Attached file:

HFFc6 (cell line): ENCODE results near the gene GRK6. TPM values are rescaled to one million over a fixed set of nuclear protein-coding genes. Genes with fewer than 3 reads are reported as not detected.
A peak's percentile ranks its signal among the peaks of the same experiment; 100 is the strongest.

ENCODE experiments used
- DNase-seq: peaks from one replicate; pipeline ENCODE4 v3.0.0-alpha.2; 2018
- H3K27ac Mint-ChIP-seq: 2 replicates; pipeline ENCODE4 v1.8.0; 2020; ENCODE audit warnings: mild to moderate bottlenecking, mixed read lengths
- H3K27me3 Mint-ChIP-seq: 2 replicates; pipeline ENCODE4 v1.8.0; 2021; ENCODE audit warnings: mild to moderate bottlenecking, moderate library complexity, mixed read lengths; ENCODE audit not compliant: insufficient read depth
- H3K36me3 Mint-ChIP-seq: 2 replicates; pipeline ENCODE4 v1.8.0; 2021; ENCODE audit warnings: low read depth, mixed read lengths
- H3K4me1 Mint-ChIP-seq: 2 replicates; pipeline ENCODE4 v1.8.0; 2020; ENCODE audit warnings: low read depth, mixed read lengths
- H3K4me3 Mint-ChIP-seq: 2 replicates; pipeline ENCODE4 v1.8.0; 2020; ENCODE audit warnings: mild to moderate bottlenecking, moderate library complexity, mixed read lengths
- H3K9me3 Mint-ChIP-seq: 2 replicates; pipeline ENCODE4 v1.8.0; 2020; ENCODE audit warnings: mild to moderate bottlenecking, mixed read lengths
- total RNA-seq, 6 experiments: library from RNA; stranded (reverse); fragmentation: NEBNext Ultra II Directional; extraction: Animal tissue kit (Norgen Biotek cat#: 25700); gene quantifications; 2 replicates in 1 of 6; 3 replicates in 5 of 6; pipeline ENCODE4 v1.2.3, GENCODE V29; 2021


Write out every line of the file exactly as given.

HFFc6 (cell line): ENCODE results near the gene GRK6. TPM values are rescaled to one million over a fixed set of nuclear protein-coding genes. Genes with fewer than 3 reads are reported as not detected.
A peak's percentile ranks its signal among the peaks of the same experiment; 100 is the strongest.

ENCODE experiments used
- DNase-seq: peaks from one replicate; pipeline ENCODE4 v3.0.0-alpha.2; 2018
- H3K27ac Mint-ChIP-seq: 2 replicates; pipeline ENCODE4 v1.8.0; 2020; ENCODE audit warnings: mild to moderate bottlenecking, mixed read lengths
- H3K27me3 Mint-ChIP-seq: 2 replicates; pipeline ENCODE4 v1.8.0; 2021; ENCODE audit warnings: mild to moderate bottlenecking, moderate library complexity, mixed read lengths; ENCODE audit not compliant: insufficient read depth
- H3K36me3 Mint-ChIP-seq: 2 replicates; pipeline ENCODE4 v1.8.0; 2021; ENCODE audit warnings: low read depth, mixed read lengths
- H3K4me1 Mint-ChIP-seq: 2 replicates; pipeline ENCODE4 v1.8.0; 2020; ENCODE audit warnings: low read depth, mixed read lengths
- H3K4me3 Mint-ChIP-seq: 2 replicates; pipeline ENCODE4 v1.8.0; 2020; ENCODE audit warnings: mild to moderate bottlenecking, moderate library complexity, mixed read lengths
- H3K9me3 Mint-ChIP-seq: 2 replicates; pipeline ENCODE4 v1.8.0; 2020; ENCODE audit warnings: mild to moderate bottlenecking, mixed read lengths
- total RNA-seq, 6 experiments: library from RNA; stranded (reverse); fragmentation: NEBNext Ultra II Directional; extraction: Animal tissue kit (Norgen Biotek cat#: 25700); gene quantifications; 2 replicates in 1 of 6; 3 replicates in 5 of 6; pipeline ENCODE4 v1.2.3, GENCODE V29; 2021